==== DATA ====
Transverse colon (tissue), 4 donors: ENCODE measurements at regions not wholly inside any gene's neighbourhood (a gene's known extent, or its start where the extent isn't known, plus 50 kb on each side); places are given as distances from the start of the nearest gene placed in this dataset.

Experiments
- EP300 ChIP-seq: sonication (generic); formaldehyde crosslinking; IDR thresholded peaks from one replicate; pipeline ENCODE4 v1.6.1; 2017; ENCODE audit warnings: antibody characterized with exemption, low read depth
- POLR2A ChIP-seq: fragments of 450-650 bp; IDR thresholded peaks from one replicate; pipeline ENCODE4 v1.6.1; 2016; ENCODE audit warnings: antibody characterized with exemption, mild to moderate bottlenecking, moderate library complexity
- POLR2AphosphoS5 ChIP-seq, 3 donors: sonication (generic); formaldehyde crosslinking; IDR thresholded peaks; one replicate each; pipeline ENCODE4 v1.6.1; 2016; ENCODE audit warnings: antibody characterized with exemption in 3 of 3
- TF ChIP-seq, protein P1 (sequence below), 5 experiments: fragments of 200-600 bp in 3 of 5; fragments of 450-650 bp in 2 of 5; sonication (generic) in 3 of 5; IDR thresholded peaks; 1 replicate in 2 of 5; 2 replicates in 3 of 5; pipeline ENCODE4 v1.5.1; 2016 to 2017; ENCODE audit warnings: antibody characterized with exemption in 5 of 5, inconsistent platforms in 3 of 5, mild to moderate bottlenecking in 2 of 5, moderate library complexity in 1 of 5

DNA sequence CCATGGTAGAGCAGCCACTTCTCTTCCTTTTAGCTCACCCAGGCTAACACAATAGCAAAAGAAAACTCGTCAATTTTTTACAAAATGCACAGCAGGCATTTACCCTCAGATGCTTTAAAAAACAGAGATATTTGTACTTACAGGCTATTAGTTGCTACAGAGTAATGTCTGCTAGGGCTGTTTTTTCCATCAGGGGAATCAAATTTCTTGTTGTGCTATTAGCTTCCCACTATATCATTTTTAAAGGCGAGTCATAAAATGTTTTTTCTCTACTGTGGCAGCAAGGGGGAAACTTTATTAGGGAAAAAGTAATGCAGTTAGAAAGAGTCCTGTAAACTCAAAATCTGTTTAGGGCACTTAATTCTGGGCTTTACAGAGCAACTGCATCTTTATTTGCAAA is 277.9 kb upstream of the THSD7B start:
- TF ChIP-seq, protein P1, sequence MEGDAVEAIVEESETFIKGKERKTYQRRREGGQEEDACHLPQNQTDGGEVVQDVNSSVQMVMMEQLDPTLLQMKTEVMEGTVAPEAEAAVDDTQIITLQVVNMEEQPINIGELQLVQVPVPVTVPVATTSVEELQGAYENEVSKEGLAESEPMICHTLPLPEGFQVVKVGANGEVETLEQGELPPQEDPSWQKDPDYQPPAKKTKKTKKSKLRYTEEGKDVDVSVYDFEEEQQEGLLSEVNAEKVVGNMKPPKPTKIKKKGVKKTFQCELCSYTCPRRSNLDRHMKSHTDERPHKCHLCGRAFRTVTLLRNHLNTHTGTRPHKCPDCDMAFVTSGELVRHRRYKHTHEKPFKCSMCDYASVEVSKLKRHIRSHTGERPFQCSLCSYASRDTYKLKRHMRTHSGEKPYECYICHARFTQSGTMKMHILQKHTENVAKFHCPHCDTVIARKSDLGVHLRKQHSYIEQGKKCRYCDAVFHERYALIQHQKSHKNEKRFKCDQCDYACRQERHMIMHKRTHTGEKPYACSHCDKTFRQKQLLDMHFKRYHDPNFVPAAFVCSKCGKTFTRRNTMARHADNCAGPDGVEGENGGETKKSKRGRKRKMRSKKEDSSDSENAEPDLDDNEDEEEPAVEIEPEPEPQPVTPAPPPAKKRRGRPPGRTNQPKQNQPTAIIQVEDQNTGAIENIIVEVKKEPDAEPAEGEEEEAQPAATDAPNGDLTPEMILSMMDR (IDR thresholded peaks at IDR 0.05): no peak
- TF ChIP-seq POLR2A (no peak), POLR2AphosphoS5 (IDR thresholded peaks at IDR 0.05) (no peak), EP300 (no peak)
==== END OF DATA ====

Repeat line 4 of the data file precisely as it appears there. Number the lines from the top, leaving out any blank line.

- POLR2A ChIP-seq: fragments of 450-650 bp; IDR thresholded peaks from one replicate; pipeline ENCODE4 v1.6.1; 2016; ENCODE audit warnings: antibody characterized with exemption, mild to moderate bottlenecking, moderate library complexity